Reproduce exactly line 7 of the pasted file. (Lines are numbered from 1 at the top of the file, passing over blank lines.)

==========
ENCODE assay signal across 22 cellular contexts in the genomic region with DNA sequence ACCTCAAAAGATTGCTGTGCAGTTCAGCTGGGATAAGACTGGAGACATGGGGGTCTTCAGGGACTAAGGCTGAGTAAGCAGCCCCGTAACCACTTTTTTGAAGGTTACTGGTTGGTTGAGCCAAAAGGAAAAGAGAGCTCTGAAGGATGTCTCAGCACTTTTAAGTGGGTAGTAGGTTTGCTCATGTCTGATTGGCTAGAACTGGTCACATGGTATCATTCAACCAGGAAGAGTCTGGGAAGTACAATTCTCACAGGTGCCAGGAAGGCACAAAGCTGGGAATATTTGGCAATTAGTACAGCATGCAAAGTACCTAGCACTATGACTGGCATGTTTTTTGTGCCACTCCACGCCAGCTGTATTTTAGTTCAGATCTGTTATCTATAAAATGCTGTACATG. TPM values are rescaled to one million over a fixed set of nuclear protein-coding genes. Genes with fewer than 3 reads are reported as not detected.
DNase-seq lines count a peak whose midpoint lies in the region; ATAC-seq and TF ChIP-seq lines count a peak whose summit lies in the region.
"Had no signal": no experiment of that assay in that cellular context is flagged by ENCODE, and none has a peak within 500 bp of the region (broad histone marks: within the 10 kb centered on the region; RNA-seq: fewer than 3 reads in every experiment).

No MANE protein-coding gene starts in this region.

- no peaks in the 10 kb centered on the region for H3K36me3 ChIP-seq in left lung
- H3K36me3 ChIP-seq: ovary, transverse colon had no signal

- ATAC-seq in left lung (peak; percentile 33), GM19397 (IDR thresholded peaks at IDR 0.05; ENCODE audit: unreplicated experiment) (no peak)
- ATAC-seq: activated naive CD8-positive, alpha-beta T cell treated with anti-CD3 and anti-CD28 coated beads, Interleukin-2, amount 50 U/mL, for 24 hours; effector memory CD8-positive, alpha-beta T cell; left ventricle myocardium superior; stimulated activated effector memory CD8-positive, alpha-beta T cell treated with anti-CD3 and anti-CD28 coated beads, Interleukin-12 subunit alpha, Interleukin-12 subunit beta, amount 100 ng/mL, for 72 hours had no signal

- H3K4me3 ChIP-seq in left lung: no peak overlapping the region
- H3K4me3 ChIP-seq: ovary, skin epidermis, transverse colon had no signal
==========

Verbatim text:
- ATAC-seq in left lung (peak; percentile 33), GM19397 (IDR thresholded peaks at IDR 0.05; ENCODE audit: unreplicated experiment) (no peak)